My wish for Memorial Day is having less people to memorialize.
We’re still sending troops into harm’s way under an authorization passed right after 9/11.
Bush invoked the AUMF on 18 occasions and Obama invoked it on 19, to justify action against terrorists—though many of them had nothing to do with 9/11 and some did not even exist at the time. The Trump administration has also cited the AUMF to argue that U.S. troops can stay in Syria without any new authorization from Congress.
This argument originated with Obama. In 2014, a “senior administration official” laid out the case in an email to the New York Times. The official argued that the AUMF justified military operations against ISIS in Syria because the Islamic State—as the group was also known—had a “longstanding relationship with al-Qaida” and because its leaders regarded ISIS as “the true inheritor of Osama bin Laden’s legacy.” Therefore, the president could rely on the AUMF as authority for the use of force against ISIS, “notwithstanding the recent public split” between ISIS and al-Qaida’s senior leadership.
As the Bipartisan Policy Center observed in an analysis of the law’s history, “Critics of the expansive use of AUMF argue that the last sentence”—noting the split between ISIS and al-Qaida—“is most telling.” The analysis added: “Though ISIS came into being as Al-Qaeda in Iraq (AQI), it was disavowed by al-Qaeda leader Ayman al-Zawahiri in February 2014. … Furthermore, ISIS did not come into being until 2004—three years after the AUMF’s passage.”
In other words, the notion that the president has presumptive authority to keep troops in Syria or any other country—other than Afghanistan—has a flimsy foundation.
On Tuesday, the House Appropriations Committee approved a bipartisan amendment that would repeal the AUMF and give Congress eight months to draft new legislation addressing the ongoing wars.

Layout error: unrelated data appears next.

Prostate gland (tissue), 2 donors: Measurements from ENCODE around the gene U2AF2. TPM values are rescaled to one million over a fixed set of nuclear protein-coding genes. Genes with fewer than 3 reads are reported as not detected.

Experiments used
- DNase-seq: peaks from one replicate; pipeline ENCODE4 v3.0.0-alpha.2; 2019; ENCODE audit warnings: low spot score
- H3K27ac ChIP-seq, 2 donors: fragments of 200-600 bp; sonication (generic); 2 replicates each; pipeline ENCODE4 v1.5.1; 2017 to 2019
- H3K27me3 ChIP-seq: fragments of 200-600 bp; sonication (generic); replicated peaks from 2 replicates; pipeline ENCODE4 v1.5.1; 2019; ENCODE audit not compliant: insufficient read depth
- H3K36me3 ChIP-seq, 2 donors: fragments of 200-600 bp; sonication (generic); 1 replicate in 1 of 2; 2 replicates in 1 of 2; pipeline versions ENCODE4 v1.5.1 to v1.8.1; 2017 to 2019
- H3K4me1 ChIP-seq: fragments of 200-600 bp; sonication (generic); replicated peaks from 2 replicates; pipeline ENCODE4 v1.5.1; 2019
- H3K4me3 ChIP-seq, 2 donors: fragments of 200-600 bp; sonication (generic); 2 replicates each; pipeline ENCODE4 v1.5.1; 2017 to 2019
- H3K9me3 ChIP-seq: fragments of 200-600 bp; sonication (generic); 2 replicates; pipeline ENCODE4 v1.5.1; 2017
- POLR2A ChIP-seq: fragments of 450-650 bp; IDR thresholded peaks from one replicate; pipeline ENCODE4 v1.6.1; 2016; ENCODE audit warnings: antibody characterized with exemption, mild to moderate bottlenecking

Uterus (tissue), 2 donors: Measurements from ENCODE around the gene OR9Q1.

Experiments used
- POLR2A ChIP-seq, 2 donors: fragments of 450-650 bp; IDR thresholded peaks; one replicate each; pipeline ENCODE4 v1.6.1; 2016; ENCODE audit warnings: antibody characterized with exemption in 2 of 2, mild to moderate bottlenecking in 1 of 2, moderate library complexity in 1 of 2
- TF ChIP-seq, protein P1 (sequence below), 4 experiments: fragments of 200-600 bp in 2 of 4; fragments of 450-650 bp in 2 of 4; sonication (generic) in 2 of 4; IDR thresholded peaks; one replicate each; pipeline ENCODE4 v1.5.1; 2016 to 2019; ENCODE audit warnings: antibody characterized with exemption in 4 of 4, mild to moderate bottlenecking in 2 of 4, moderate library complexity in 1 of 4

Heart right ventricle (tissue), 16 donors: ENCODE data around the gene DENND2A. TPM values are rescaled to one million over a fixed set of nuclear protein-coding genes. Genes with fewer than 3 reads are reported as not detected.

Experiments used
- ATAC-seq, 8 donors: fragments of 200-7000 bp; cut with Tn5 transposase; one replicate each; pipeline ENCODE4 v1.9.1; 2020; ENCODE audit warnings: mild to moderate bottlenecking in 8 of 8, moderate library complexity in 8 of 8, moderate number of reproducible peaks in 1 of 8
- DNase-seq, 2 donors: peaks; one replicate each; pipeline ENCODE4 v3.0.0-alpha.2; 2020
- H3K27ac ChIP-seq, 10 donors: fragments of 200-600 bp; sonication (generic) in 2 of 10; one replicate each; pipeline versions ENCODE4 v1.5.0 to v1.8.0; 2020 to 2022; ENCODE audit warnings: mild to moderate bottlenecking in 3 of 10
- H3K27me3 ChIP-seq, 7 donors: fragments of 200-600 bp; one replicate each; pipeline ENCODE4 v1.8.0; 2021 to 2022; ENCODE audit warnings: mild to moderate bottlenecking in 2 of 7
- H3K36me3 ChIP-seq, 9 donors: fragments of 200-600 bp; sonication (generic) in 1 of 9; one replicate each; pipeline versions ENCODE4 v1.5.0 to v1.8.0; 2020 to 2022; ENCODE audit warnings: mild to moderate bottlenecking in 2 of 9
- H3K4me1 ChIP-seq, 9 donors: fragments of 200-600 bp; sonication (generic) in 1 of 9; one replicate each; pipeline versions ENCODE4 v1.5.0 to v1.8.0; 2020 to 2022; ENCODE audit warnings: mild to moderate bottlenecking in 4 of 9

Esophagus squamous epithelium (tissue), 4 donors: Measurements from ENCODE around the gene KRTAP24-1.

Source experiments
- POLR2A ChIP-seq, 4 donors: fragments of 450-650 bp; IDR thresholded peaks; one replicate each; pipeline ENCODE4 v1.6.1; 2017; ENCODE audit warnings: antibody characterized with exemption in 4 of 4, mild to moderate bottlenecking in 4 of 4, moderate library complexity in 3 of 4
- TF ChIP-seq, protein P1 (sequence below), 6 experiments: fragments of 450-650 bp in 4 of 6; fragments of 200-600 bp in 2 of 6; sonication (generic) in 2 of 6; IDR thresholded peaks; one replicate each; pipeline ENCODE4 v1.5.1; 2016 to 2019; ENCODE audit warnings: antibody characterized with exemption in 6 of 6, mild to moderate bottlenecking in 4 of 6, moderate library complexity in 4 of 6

the move to repeal or revise the law doesn’t necessarily mean that Congress will resist Trump’s—or any other president’s—march toward war. According to the Congressional Research Service study, on the 19 occasions when Obama mentioned the AUMF in reports to Congress on the use of force, he often emphasized his executive authority under Article II of the Constitution, noting almost in passing that his decision was also “consistent with” the AUMF. He was reporting the military operations to Congress, as required by the War Powers Act—which gives Congress 60 days to vote against a military operation, if it so desires. There was never a vote—nor did anybody expect one.
Will this time be different?
The truth is, whatever the fate of AUMF, most members of Congress don’t want the responsibility of going to war—or of stopping a war from happening. They would rather let the president, even a president they don’t much like, take the heat.
The bill reflects House Democrats’ desire to curtail Trump’s recent moves in foreign policy and along the border, most notably through Rep. Barbara Lee’s (D-Calif.) amendment to retire the 2001 authorization for the use of military force (AUMF). The provision would sunset the AUMF – used as legal justification for military operations against terrorist groups 41 times in 18 countries since it was passed – eight months after the bill is enacted, giving Congress time to debate and vote on a new AUMF.
The AUMF debate comes as Trump has threatened Iran with military force.
But GOP lawmakers argued ending the current war authorization without a new one already approved could hamper military operations.
“I can think of few things more dangerous and ill-conceived than removing a fundamental underpinning for US military operations without having consensus agreement on what is to replace it,” said the Defense subcommittee’s ranking member, Rep. Kay Granger (R-Texas).
Oh, and I hope you all are having an excellent Memorial Day!
I’m heading outside, but I hope to check in later. Please share whatever’s on your mind below.